The Hupp firm realized that they did not have facilities in Detroit to turn out very many cars so they purchased the Chandler-Cleveland Corporation in 1929.  This firm produced Chandler automobiles in Cleveland, I believe in a plant located on Euclid Avenue close to that city’s eastern border.  The Chandler make was discontinued when Hupp took over.  Hupmobile production started at the Chandler plant in Cleveland but the Depression soon put an end to that and, thereafter, all Hupmobiles were assembled on the east side of Detroit.

The sale of automobiles plummeted during the Depression, although Chrysler’s held up more than the other firms.  The maximum annual production for Hupp after the start of the Depression was about 9,500 cars in 1932.   Even though the Depression cut sales drastically, many producers introduced engineering innovations during the 1930s and tried to modernize the bodies of their cars.  Surprisingly, Hupmobile called upon the man who may rank as the  leading industrial designer of his age, Raymond Loewy, perhaps best known for the very stylish GG-1 Electric engines he designed for the Pennsylvania Railroad’s New York to Washington line. Many railroad enthusiasts would argue that a more attraction locomotive has yet to be designed.  By 1934 Hupp Motor Works was producing a very modern looking “aerodynamic” car, one that was extremely different from the typical “boxy” vehicle of that era.  Indeed, Hupmobiles from the 1930s look much more modern and smooth than the first post-World War II generation of vehicles turned out by the Big Three.

That did not save the firm.  The Hupp Motor Works considered a variety of other strategies to save themselves, including a possible merger with Willys to design and produce a small low-priced car and a possible deal with Citroen to market those French cars through Hupmobile dealers.  Those were not accomplished.  Hupmobile assembled only 74 cars in 1936 and shut down the next year.

But they were not totally gone.  Hupmobile somehow found the capital to resume production in 1938, turning out cars similar to those they produced before 1936.  Apparently that was not very successful.  The Cord Company in Connersville, Indiana had been designing and producing stylish innovative cars in small numbers but the Depression put them out of business. Actually, I think they were taken over by the Auburn car company in Auburn Indiana, another producer that did not survive the Depression. Hupmobile purchased tools, dies and designs for the stylish Cord from Auburn and, attempted to produce an extremely modern and streamlined Skylark model in 1939.  However, they lacked the funds to assemble many cars and the Depression continued to greatly limit sales.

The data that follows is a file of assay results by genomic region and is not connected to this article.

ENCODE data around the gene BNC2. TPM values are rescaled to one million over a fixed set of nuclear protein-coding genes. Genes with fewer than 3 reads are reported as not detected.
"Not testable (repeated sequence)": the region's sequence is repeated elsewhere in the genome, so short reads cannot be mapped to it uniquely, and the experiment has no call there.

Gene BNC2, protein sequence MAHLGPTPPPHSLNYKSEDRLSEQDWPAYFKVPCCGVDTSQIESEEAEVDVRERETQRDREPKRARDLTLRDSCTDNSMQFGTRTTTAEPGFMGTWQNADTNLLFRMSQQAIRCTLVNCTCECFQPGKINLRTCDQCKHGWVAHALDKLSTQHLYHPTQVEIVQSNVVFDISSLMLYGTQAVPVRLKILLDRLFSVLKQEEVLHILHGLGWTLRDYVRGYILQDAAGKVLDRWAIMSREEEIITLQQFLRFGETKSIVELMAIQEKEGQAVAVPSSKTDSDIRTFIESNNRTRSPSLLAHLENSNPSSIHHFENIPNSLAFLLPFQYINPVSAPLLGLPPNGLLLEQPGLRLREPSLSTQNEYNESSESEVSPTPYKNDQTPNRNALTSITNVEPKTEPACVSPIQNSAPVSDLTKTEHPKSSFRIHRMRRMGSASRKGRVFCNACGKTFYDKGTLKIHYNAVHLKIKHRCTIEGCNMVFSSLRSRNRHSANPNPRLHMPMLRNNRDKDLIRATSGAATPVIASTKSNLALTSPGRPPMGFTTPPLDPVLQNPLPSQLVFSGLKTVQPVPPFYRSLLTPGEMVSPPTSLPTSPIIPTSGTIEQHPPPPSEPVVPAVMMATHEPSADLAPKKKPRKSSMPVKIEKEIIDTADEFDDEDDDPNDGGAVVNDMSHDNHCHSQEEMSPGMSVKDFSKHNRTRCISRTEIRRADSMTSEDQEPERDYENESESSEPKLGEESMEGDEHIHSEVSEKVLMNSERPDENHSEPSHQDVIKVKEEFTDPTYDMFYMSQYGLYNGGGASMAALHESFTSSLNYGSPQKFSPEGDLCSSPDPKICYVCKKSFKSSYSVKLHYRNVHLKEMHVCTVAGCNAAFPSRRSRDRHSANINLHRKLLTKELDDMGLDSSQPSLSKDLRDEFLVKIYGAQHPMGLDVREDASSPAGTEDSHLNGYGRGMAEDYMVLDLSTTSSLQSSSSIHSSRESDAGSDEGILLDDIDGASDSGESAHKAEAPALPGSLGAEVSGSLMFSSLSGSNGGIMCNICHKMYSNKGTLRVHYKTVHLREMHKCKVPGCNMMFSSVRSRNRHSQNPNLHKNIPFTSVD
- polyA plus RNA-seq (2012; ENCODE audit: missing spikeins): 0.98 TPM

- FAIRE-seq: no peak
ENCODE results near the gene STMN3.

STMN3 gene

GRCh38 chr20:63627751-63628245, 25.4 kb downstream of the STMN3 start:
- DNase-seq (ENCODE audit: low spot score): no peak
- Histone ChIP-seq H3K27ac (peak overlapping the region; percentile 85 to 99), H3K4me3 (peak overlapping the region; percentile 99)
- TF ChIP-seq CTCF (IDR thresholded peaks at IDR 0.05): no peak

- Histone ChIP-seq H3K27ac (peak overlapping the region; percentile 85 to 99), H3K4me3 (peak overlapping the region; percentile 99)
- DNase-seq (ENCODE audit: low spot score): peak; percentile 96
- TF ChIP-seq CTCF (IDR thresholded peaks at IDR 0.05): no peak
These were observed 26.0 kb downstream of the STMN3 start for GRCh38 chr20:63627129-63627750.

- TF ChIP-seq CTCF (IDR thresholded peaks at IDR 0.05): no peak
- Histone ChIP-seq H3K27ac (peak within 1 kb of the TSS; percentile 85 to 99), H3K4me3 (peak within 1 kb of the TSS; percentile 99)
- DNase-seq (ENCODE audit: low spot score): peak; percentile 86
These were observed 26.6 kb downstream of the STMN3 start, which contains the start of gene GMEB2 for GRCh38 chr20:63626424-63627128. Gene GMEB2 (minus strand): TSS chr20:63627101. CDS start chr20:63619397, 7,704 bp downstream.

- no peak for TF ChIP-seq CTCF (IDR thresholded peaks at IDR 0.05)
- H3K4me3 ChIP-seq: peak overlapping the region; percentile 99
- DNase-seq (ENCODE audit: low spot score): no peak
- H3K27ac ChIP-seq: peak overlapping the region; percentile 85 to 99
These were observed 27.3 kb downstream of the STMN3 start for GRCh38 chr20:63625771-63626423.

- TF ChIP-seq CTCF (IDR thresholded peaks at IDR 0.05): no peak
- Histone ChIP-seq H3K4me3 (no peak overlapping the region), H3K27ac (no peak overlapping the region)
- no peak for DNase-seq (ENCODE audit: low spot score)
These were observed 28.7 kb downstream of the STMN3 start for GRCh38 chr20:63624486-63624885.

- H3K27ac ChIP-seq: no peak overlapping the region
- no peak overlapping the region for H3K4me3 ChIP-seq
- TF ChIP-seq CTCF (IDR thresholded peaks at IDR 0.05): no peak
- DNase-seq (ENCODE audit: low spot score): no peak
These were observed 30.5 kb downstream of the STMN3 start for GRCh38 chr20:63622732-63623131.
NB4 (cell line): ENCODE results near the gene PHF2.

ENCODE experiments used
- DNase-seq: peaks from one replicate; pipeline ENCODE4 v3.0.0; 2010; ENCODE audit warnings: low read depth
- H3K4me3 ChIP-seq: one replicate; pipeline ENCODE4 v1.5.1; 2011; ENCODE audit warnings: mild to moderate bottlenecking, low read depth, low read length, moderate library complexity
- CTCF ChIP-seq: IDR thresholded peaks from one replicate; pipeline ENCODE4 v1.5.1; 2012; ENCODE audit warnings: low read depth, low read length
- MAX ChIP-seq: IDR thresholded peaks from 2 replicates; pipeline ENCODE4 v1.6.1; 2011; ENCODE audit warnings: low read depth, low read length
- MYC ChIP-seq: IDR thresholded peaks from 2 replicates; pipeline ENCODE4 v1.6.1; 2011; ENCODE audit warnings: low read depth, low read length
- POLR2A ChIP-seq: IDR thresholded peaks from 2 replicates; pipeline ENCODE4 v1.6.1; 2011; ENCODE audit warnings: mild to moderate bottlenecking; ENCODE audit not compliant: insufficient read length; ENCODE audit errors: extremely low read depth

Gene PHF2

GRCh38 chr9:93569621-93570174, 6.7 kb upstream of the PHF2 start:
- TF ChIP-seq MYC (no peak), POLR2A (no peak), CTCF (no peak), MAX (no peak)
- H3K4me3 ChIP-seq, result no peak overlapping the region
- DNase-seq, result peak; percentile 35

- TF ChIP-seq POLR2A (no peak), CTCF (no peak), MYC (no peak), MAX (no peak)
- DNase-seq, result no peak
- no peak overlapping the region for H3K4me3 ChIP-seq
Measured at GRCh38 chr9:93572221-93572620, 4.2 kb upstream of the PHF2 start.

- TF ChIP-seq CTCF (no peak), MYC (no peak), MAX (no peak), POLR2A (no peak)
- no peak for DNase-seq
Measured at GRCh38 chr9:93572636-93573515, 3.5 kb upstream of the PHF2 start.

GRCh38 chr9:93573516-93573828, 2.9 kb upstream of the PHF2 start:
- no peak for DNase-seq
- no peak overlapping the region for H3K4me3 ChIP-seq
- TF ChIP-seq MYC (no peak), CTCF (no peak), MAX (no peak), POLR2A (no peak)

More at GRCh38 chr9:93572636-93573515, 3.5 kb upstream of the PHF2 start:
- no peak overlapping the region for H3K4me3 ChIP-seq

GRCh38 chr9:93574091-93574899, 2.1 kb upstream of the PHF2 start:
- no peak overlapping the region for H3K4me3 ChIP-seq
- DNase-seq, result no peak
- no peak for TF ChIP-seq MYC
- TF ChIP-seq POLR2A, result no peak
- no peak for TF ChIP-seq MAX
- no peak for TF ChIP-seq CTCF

You might think that Hupmobile would have died for good at this time but that did not happen.   Graham-Paige was another of the smaller vehicle producers.  Their large plant from the 1920s still stands at 8505 West Warren just west of the Dearborn-Detroit border.  They somehow continued to exist during the Depression but faced the same problems as Hupmobile.  The Graham-Paige and Hupmobile firms decided that they would use the designs obtained from Cord and cooperate on the development of a very stylish car that would be assembled by both firms in hopes of staying in business.  Each firm—Graham Paige and Hupp—would turn out a different model but the basic design was the one Cord developed. After months of planning and development, Hupp Motor Works once again began producing their modern Skylark model in spring of 1940.  The market was not there, and after three months, only 319 cars had been assembled so, in July, 1940, the last Hupmobile rolled off the assembly line on the far east side of Detroit.  So far as I know, Graham-Paige never assembled any of the Cord designed vehicles.

The Hupp Corporation produced munitions during World War II, then got into manufacturing heating and air conditioning equipment.  They moved to Cleveland and survived to 1967 when they were purchased by a larger firm.  Graham-Paige prospered in World War II and then returned to building cars.  That is, they assembled the first Frasers for what would become the Kaiser-Fraser vehicle company, a firm that then moved production to the bomber factory in Ypsilanti that Albert Kahn designed to produce bombers for World War II.

The home you see is a 4,500 square foot residence designed in the Prairie style.  It includes four and one-half baths.  The home was sold to a new owner in November, 2012 for $210,000.  The architect won commissions from quite a number of Detroit area residents to build impressive homes in the early years of the last century.

Architect: George Valentine Pottle
Date of construction: 1911
Architectural style:  Prairie
Use in 2014: Residence
Website for Indian Village neighborhood organization:
City of Detroit Designated Historic District: This home is within the Indian Village Historic District which was listed on January 1, 1971.
State of Michigan Registry of Historic Sites:  This home is within the Indian Village Historic District, P4473 listed: October 29, 1971.
National Register of Historic Places: This home is within the Indian Village Historic District which was listed on March 24, 1972.
Photograph:  Ren Farley; April, 2014
Description prepared: December, 2014